Wednesday, June 28, 2023

MolDx Finalizes Castle Melanoma LCD (L39389)

In an October 2022 blog, I noted that MolDx had issued a proposed revision to a melanoma gene expression test (GEP) LCD - here.

As of June 22, 2023, MolDx has issued a final version of the LCD.  No changes are listed in the change management section.  In the Q&A article, responses to comments, the main focus appears to be on maintaining that a GEP test on an uncertain melanoma lesion can only be ordered by a dermatopathologist.

Find the final LCD here, L39389, effective August 6, 2023.  The "Changes" section suggests none, and I did a redline of the proposed and final, and found none.  The billing article covers 0090U and 0314U.  0090U is Mypath Melanoma, which I think originated at Myriad, and 0314U is DecisionDx Melanoma.

The 2022 proposal is still online, here:

The responses to comments article, A59412, is online here:


There are numerous lengthy comment letters, all of which are answers in the format of "Response #1."

Response #1 is 650 words.

The comments in total, tally about 14,000 words.

Here, for the blog, I offered my condensed version of Response #1.  See the full article A59412 for the full MolDx text, and 4 citations.

Response Summarized:

The comment to which MolDx responds addresses the issue of allowing physicians other than dermatopathologists to order molecular assays for diagnosing cutaneous melanoma. The commenters argued for this change based on reasons such as improving access to care and simplifying practice workflows. However, the response notes that there is no supporting evidence from medical literature for this routine practice. The draft policy explicitly emphasizes the importance of subspecialty training and experience in dermatopathology for accurate diagnosis and clinical management of challenging melanocytic lesions.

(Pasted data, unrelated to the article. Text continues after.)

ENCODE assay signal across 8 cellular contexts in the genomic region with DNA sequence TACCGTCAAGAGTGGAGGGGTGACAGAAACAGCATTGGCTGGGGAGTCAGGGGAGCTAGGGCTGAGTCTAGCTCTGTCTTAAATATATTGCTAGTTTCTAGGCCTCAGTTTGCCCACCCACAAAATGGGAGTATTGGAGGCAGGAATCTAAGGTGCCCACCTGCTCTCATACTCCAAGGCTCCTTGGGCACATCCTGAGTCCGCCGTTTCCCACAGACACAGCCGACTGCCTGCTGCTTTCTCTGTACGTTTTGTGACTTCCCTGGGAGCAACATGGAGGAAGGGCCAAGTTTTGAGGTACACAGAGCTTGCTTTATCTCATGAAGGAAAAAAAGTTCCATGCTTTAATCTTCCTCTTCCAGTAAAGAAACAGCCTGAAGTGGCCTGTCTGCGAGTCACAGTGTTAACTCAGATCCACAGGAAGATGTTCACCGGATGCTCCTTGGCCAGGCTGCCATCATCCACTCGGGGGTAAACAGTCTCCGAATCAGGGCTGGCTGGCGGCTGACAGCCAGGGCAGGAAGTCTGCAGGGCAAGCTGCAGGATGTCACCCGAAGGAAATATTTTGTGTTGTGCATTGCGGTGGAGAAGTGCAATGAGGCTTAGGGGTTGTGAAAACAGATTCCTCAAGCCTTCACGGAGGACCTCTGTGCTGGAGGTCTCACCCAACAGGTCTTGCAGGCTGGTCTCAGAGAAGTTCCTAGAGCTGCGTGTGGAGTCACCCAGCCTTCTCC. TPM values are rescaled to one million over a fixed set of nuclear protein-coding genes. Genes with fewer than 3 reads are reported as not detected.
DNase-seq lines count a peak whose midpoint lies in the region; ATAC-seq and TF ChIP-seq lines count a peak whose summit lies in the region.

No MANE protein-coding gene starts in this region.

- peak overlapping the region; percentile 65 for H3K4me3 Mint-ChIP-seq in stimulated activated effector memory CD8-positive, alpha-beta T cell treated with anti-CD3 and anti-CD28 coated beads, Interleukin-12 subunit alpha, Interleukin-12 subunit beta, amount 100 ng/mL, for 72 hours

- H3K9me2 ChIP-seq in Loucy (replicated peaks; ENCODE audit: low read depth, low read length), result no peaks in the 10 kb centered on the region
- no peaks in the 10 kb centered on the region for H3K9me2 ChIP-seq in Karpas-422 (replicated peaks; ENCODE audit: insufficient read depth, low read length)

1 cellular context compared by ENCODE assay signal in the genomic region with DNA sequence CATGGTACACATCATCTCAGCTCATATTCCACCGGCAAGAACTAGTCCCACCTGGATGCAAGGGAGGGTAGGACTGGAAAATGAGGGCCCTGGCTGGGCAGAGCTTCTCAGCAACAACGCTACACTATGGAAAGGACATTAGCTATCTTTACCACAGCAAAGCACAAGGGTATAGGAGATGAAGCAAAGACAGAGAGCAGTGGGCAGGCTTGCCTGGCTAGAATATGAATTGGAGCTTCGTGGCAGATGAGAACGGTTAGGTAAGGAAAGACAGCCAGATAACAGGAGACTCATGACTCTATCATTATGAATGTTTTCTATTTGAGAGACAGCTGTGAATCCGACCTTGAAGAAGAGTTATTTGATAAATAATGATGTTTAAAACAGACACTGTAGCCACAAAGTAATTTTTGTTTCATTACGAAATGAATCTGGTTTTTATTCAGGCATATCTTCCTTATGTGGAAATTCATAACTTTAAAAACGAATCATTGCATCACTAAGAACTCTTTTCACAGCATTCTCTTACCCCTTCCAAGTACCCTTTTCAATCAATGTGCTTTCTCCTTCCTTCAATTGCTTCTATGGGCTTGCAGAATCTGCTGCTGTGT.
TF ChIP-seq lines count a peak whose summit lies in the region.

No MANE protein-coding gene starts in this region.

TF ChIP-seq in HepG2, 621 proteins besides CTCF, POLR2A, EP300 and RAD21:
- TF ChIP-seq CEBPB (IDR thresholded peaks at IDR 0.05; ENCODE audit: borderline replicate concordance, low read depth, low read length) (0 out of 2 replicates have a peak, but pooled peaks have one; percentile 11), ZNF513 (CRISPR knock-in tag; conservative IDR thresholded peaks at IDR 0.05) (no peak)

The response cites studies that highlight the need for a second opinion from trained dermatopathologists in complex melanoma cases, as well as the benefits of diagnostic accuracy and reproducibility among board-certified or fellowship-trained dermatopathologists. Referring ambiguous cases for expert review and further diagnostic testing is considered standard practice, providing patients with the most accurate final diagnosis. This process does not require the patient to make an appointment or travel, as only the specimens/slides are sent to the expert dermatopathologist. [BQ - or possibly digital pathology.]

The response also clarifies that the current policy is not a departure from previous requirements but has slightly expanded the scope to include board-eligible dermatopathologists. The retention of the requirement for trained dermatopathologists to order molecular tests is justified based on the reasons stated, ensuring accurate diagnosis in challenging melanocytic neoplasms.

Billing Article

A59163, here:


Note that this LCD is for "difficult case" diagnostics.  MolDx has a separate LCD for "risk stratification" whichm aims to assist with decisions like invasive lymph node dissection. Here.